Berkeley Engineering in the News

A constantly updated archive of press clippings about Berkeley engineers and the College of Engineering.

613 results

  • Jacobs Hall at UC Berkeley
    Berkeley and San Diego explore future of engineering education through making

    7/1/2016 California Council on Science & Technology - UC Berkeley and UC San Diego, both located in world-renowned hubs of engineering education and high-tech innovation, have both invested in facilities that break the mold of traditional engineering education, looking to the Maker movement for inspiration.

  • Byssal threads on a mussel
    Fetal surgery stands to advance from new glues inspired by mussels

    6/30/2016 - Using lessons learned from a lowly mollusk, bioengineer Phillip Messersmith is making better glues that can be used for fetal surgery and other medical procedures.

  • President Obamaat the Select USA Investment Summit
    California is new headquarters for smart manufacturing institute

    6/21/2016 - President Obama announced $140 million in funding on Monday for an advanced manufacturing institute headquartered at UCLA; Berkeley will host a regional center.

  • Marcus Lehmann presents the Wave Carpet at Berkeley Lab's Pitchfest in San Francisco.
    Wave energy’s make-or-break moment

    6/21/2016 University of California - The CalWave team, led by researchers from Berkeley Engineering and Berkeley Lab, is working to take their unique “wave carpet” technology out of the test tank and into the open ocean, in hopes of winning a $2.5 million Department of Energy competition.

  • Kristin Persson
    Massive trove of battery and molecule data released

    6/16/2016 Berkeley Lab - The Materials Project, a Google-like database directed by materials science and engineering professor and Berkeley Lab scientist Kristin Persson, recently released a huge amount of scientific data to the public as a tool to assist engineers working on fuel cells, especially battery technology.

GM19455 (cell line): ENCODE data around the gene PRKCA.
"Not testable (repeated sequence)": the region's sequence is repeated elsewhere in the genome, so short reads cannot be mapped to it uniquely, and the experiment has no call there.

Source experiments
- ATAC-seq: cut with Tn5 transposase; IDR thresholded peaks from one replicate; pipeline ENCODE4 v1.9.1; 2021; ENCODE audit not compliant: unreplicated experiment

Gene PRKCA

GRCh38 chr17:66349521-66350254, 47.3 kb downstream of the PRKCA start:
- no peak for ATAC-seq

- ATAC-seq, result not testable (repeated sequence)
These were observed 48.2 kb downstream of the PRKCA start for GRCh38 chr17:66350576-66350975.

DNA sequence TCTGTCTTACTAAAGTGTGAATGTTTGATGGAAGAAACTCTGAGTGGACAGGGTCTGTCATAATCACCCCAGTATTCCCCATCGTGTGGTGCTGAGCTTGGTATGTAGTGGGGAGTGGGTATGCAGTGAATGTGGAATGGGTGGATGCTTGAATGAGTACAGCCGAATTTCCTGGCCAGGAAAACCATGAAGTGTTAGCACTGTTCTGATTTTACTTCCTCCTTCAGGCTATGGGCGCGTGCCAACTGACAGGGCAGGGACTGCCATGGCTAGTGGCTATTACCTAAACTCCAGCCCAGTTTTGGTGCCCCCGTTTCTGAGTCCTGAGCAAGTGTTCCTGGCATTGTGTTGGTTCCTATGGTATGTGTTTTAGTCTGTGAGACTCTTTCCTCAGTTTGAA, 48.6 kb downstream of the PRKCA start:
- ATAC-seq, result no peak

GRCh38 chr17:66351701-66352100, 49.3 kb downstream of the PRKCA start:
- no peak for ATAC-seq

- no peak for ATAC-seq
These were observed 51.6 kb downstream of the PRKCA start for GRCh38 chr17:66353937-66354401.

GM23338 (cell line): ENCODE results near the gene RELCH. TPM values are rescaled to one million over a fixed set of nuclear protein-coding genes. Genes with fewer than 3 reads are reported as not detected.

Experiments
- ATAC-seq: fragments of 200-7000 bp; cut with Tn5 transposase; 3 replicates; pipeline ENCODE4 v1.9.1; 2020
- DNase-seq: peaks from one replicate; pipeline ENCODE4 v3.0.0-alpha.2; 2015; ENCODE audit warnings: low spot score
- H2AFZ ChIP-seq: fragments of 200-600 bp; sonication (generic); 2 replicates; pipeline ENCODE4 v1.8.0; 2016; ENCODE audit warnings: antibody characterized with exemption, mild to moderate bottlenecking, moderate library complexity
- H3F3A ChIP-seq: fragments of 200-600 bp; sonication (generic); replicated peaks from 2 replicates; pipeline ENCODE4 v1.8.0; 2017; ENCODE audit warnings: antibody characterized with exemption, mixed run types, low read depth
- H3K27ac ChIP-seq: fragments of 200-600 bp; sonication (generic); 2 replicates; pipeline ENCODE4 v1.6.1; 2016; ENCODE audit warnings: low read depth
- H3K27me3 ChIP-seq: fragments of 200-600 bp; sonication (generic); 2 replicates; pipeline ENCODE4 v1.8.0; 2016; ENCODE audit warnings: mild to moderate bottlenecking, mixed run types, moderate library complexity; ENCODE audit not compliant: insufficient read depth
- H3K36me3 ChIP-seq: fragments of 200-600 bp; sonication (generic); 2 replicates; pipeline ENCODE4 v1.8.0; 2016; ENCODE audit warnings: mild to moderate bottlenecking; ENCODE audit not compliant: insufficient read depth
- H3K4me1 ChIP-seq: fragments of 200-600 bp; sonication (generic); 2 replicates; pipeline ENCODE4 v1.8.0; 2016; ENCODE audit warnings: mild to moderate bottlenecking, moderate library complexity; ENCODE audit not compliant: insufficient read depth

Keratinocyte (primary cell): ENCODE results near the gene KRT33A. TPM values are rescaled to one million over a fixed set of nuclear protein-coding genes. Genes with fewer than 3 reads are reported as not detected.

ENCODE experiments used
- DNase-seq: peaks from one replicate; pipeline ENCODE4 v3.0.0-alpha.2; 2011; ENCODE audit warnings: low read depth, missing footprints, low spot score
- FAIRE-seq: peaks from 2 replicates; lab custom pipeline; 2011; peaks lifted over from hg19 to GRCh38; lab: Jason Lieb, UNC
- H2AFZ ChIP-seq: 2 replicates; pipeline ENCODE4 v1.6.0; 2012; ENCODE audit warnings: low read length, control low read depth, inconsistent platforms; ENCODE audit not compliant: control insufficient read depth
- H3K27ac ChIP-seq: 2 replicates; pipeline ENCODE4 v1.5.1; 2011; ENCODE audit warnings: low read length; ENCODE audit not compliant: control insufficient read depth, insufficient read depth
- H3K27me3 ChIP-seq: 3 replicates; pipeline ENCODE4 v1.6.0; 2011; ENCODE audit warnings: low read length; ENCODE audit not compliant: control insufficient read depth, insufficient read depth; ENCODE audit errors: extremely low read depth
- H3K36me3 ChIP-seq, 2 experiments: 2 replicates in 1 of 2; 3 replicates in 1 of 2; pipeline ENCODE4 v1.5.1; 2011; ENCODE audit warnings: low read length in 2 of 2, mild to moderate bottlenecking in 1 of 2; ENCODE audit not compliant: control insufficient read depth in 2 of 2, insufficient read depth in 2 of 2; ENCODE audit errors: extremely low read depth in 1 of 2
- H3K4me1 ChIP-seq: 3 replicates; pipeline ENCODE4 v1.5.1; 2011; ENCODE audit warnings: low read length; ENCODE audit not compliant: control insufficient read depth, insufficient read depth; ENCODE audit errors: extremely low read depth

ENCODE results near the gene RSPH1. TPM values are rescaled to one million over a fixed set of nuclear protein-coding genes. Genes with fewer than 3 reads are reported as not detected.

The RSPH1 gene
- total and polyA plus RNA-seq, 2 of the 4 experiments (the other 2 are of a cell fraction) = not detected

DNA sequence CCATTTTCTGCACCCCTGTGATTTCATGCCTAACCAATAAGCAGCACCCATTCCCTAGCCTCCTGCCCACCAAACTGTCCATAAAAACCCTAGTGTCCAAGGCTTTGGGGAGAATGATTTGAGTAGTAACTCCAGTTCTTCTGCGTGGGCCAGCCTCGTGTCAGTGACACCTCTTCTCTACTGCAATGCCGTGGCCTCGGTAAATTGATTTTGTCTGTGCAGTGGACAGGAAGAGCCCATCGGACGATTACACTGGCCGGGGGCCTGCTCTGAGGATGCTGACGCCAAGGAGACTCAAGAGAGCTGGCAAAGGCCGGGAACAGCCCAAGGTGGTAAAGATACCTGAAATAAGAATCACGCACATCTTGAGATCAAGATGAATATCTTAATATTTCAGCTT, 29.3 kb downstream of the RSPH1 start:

• Two two VelociRoACH robots work together to climb a step
    Roach-like robots run, climb and communicate with people

    6/13/2016 National Science Foundation - While the ability of insects to go just about anywhere can be disturbing at times, electrical engineer Ronald Fearing sees their talent as inspiration for a special breed of tiny robots that can travel rough terrain, follow instructions, and work together to save lives in a disaster.

  • Michael Yartsev
    Yartsev wins Pew Scholar award for biomedical research

    6/13/2016 - Three young assistant professors, including Michael Yartsev of bioengineering, have received research awards from the Pew Charitable Trusts to pursue biomedical science and cancer research.

  • Stuart Russell
    We can't prevent AI changing the world but we can stop robots cooking cats

    6/7/2016 TechRepublic - EECS professor Stuart Russell on the dramatic changes he believes artificial intelligence will bring about, and the thorny problem of making sure smart machines have our interests at heart.

  • Football tackle
    The science of football: Which positions take the hardest hits?

    6/6/2016 Live Science - Mechanical engineering professor Dennis Lieu, who has studied blunt trauma injury in sports for decades, says a new study on football-related injury impact is "high-quality and unique" in its finding that running backs are the most severely battered offensive players.

  • Ken Goldberg and robot surgery
    Would you trust a robot surgeon to operate on you?

    6/2/2016 IEEE Spectrum - The role of surgeons may change dramatically as more and more surgical tasks are automated within the next 10 years, says Ken Goldberg, a roboticist and professor of industrial engineering who recently programmed a da Vinci surgical robot in his lab to conduct surgical incisions.

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